Source Fleetwood Birder (http://fleetwoodbirder.blogspot.com/2018/01/the-stonechats-are-back.html)

The Stonechats Are Back

I spent a very pleasurable afternoon on Friday on my mossland wintering bird survey site! By the end of the afternoon I had clear skies and there was just a hint of a crisp northerly wind.

Woodpigeons have been a feature of recent days with numbers moving in various locations in the UK, likely as a response to cold weather. I had a flock of 132 Friday afternoon with 13 of their Stock Dove cousins for company.

 There's a line of old Birch trees on this patch of mossalnd that I have become 
very attached to, as they are the only trees for miles around. I always look 
forward to renewing my acquaintance to see what lies within!

I haven't seen many wintering Thrushes for a week or so now on my travels, and Friday was no exception, but I did record four Song Thrushes and up to three Mistle Thrushes. Amongst the usual corvids found on farmland it's always a pleasure to record Ravens, and I had a single bird heading high north. Even though Ravens are increasing in numbers with perhaps less pressure from game keepers (although you wouldn't think so with illegal raptor persecution in the uplands), it's always great to see them as they were once scarce in lowland Lancs.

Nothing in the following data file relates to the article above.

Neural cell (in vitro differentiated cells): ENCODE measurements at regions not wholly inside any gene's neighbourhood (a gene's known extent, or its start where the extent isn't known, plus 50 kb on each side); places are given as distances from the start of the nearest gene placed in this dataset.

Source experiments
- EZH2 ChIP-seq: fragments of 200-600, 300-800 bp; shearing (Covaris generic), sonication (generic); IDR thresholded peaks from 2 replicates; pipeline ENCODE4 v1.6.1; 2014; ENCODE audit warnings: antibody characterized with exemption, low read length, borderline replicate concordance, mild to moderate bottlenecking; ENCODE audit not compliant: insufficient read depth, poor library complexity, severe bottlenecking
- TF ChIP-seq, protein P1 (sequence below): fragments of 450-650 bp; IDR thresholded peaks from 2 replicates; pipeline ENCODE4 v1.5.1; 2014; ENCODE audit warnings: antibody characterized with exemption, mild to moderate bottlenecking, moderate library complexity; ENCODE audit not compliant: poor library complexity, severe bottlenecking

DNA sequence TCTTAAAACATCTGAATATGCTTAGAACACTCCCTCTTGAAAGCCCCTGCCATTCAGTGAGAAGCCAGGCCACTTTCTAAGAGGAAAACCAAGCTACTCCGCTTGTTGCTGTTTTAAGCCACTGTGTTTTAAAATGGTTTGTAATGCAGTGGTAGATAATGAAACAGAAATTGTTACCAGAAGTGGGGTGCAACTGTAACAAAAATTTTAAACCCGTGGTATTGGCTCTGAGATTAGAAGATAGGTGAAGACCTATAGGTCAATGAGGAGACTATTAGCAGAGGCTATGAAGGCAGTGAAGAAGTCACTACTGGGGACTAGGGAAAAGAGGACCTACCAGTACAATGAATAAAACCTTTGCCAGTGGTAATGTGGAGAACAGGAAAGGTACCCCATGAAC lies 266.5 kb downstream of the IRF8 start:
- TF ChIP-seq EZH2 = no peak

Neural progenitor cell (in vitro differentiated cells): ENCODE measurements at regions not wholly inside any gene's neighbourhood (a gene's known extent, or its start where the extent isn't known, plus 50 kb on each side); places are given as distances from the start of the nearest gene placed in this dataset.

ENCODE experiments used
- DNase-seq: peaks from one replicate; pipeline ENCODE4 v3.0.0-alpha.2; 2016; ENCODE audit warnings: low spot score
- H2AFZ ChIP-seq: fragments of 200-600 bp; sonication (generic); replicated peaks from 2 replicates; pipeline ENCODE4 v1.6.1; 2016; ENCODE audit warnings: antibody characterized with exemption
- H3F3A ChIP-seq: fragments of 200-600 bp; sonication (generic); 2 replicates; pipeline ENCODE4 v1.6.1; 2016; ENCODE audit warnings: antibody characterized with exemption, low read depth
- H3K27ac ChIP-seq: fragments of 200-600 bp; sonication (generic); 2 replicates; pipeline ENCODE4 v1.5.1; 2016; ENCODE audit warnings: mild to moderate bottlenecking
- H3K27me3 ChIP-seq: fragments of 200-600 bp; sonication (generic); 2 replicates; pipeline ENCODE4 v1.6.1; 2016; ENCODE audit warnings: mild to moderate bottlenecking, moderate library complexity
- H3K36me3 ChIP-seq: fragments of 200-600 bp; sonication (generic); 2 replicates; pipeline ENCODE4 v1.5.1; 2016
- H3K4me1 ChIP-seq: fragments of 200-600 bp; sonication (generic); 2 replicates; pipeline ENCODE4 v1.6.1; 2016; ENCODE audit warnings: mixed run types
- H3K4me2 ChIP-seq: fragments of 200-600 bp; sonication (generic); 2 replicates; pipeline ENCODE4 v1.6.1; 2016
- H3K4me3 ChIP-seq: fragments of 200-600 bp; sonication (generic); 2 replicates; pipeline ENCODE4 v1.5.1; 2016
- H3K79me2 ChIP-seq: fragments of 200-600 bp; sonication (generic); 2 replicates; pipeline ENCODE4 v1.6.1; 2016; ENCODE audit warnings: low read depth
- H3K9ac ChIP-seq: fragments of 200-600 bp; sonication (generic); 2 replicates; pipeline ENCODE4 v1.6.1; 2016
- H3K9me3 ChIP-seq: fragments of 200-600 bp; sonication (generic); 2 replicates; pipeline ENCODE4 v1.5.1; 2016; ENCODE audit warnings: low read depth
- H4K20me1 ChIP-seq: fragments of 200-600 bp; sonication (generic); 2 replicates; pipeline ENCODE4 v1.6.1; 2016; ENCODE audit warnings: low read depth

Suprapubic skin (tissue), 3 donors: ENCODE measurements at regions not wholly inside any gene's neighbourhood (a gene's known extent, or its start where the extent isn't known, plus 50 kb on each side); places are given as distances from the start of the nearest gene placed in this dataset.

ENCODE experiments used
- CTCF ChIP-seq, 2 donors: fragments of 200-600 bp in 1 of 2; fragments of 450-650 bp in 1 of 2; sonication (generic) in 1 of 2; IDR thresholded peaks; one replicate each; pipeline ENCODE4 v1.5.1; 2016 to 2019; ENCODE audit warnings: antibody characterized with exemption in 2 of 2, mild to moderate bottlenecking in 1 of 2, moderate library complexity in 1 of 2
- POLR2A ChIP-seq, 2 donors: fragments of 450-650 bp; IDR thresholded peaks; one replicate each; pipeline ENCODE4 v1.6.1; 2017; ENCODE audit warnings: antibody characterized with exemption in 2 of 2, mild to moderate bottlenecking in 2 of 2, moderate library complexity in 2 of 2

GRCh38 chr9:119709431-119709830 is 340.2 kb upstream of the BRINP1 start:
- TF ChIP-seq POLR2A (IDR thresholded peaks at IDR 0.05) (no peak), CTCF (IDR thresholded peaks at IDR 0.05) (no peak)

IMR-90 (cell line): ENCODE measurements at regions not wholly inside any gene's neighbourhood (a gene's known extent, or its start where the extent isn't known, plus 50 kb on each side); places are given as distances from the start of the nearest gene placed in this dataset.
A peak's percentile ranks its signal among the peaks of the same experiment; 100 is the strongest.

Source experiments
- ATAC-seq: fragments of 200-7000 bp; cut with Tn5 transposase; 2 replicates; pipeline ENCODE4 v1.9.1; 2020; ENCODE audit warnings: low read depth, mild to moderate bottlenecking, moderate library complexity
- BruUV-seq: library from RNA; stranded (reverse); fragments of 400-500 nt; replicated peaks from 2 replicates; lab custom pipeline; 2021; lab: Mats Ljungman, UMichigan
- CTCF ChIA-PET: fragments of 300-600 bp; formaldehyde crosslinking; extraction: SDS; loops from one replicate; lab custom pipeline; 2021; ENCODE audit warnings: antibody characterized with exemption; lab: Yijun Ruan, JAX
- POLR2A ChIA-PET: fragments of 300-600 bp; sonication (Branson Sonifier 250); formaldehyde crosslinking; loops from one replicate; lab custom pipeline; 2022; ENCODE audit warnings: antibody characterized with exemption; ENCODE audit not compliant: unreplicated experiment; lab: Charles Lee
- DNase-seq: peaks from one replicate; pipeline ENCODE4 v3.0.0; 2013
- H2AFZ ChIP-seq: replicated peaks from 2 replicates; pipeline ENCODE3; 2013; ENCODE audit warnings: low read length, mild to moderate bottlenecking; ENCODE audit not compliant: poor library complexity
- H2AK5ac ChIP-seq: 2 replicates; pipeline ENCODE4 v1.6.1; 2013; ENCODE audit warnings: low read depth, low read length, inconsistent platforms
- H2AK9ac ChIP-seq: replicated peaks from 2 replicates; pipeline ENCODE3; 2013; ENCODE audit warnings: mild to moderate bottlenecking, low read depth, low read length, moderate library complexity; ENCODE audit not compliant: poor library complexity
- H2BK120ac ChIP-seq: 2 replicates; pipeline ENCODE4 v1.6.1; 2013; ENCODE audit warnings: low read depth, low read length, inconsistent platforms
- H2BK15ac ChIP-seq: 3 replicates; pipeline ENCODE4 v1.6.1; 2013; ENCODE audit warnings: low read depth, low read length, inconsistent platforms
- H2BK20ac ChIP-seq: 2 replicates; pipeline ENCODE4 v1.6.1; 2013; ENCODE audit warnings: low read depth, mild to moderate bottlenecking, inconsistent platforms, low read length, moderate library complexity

Since I started this survey in September I have passed this patch of Broccoli 
in one of the fields and I have always thought that it looks like a piece of 
remnant rain forest in miniature!

Three raptor species made it on to the pages of my notebook; a female Kestrel and Sparrowhawk, and two Buzzards. One of the Buzzards was a leucistic bird and it gave me a bit of start, as for a split second I thought it was a pale morph Rough-legged, but I soon dispelled that thought almost as soon as it popped in to my head! In fact when I located my 'thinking cap' I remembered that I had seen this bird earlier in the winter.

There wasn't many farmland passerines about other than a flock of 24 Linnets, three Reed Buntings and a handful of Skylarks. But, the Stonechats had returned and I had another pair making it four birds. The first pair were back around the pond that I had recorded them at until some frosty weather had moved them on, and I found another pair feeding in a grassy margin alongside a ditch in another part of my survey area.

 Stonechat

Five Grey Partridges rounded off a pleasant afternoon; nothing unusual but just nice to be out even though it was work!